Saturday, January 2, 2021

A "gap in sensibility"

 "To break through almost impenetrable forests, to cross deep rivers, to brave pestilential marshes, to sleep out in the damp woods, those are exertions that the American readily contemplates, if it is a question of earning a guinea; for that is the point. But that one should do such things from curiosity is more than his mind can take in. Besides, living in the wilds, he only prizes the works of man. He will gladly send you off to see a road, a bridge or a fine village. But that one should appreciate great trees and the beauties of solitude, that possibility completely passes him by.

     "So nothing is harder than to find anyone able to understand what you want. You want to see forests, our hosts said smiling, go straight ahead and you will find what you want. They are there all right around the new roads and well-trod paths. As for Indians, you will see only too many in our public places and in the streets; there is no need to go very far for that. Those here are at least beginning to get civilised and have a less savage look. We were not slow to realize that we should not get the truth out of them by a frontal attack and that it was necessary to manoeuvre.

     "So we went to call on the official appointed by the United States to see to the sale of the still uninhabited land that covers the district of Michigan; we represented ourselves to him as people who, without any decided intention of settling in the country, might yet have distant interest in knowing what land cost and how it was situated. Major Biddle, that was his name, this time understood wonderfully well what we wanted to do, and entered a once into a mass of details to which we paid avid attention. 'This part here', he said to us, pointing out on the map the St. Joseph River which, after many a bend, flows into Lake Michigan, 'seems to me the best suited for your scheme; the soil is good there; there are already some fine villages established there, and the road leading thither is so well maintained that public conveyances traverse it daily.' 'Good'! we said to ourselves. 'Now we know where not to go, at least unless we want to visit the wilds in a mail van.' We thanked Mr. Biddle for his advice, and asked him with an air of casualness and a pretended scorn, what part of the district had so far least attracted the attention of emigrants. 'In this direction', he told us without attaching more importance to his answer than we had to our question, 'towards the northwest. As far as Pontiac and in the neighbourhood of that village some fairly good settlements have been established. But you must not think of settling further on; the ground is covered by almost impenetrable forest which stretches endlessly to the northwest, where one only finds wild beasts and Indians. The United States are always considering opening up a road; but so far it has barely been begun and stops at Pontiac. I say again, that is a part you should not think about.' We thanked Mr. Biddle again for his good advice, and left determined to take it in just the contrary sense. We could not contain ourselves for joy at having at last discovered a place to which the torrent of European civilisation had not yet come.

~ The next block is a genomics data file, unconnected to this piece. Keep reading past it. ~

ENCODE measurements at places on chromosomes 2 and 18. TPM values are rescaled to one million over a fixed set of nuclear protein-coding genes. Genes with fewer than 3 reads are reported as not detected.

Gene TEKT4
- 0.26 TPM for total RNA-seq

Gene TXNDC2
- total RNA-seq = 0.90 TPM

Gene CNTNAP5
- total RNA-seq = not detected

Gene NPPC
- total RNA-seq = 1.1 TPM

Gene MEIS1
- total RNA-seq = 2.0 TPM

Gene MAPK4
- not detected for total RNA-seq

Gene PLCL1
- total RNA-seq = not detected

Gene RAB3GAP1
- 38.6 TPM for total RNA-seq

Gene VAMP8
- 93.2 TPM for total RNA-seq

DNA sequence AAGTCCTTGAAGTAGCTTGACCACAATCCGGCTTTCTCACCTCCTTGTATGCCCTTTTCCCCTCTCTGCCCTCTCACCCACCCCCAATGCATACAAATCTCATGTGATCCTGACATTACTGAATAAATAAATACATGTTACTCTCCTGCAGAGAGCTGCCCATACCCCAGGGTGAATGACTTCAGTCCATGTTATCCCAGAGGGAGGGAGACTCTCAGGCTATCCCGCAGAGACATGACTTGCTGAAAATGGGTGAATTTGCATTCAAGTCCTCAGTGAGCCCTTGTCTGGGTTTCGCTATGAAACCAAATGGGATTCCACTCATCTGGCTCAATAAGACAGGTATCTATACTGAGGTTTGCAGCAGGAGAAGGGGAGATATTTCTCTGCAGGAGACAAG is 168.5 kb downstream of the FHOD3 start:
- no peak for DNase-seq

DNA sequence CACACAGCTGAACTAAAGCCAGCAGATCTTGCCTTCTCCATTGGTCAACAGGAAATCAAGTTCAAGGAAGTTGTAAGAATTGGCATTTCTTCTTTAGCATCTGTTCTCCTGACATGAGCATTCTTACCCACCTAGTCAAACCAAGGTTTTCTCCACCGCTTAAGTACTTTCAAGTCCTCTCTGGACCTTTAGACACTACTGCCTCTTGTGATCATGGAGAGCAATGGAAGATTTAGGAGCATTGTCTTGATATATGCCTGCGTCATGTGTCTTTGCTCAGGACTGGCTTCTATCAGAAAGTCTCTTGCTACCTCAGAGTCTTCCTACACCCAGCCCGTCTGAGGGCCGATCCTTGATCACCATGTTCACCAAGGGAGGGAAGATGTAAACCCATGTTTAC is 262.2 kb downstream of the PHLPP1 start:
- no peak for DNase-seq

"On the next day, the 23rd July, we hastened to hire two horses. As we contemplated keeping them for ten days or so, we wanted to leave a sum of money with their owner; but he refused to take it, saying that we could pay on our return. He showed no alarm. Michigan is surrounded on all sides by lakes and wilds; he let us in to a sort of riding-school of which he held the door. When we had bought a compass as well as provisions, we set out on our way, rifle on shoulder, as thoughtless of the future and happy as a pair of schoolboys leaving college to spend their holidays at their father's house."

     Alexis de Tocqueville, Journey to America, ed. J. P. Mayer and trans. by George Lawrence (New Haven:  Yale University Press, 1960), 334-337, as quoted and referenced here.  For a readily accessible early 20th-century edition of the original French, see De Tocqueville's Voyage en Amérique, edited with introduction, notes, and vocabulary by R. Clyde Ford (Boston:  D. C. Heath & Co., [1909]), pp. 19 ff.  I was put onto this example of the incomprehensibility of the Romantic sensibility for or "awe at wilderness" to the pragmatic American of the early 19th century by Charles Taylor, A secular age (Cambridge, MA:  The Belknap Press of the Havard University Press, 2007), 349-350.  Cf. Democracy in America, vol. 2, bk 1, chap. 17, "On some sources of poetry among democratic nations" (The Henry Reeve text as revised by Francis Bowen, now further corrected and edited . . . by Phillips Bradley, vol. 2 (New York:  Knopf, 1997), 74):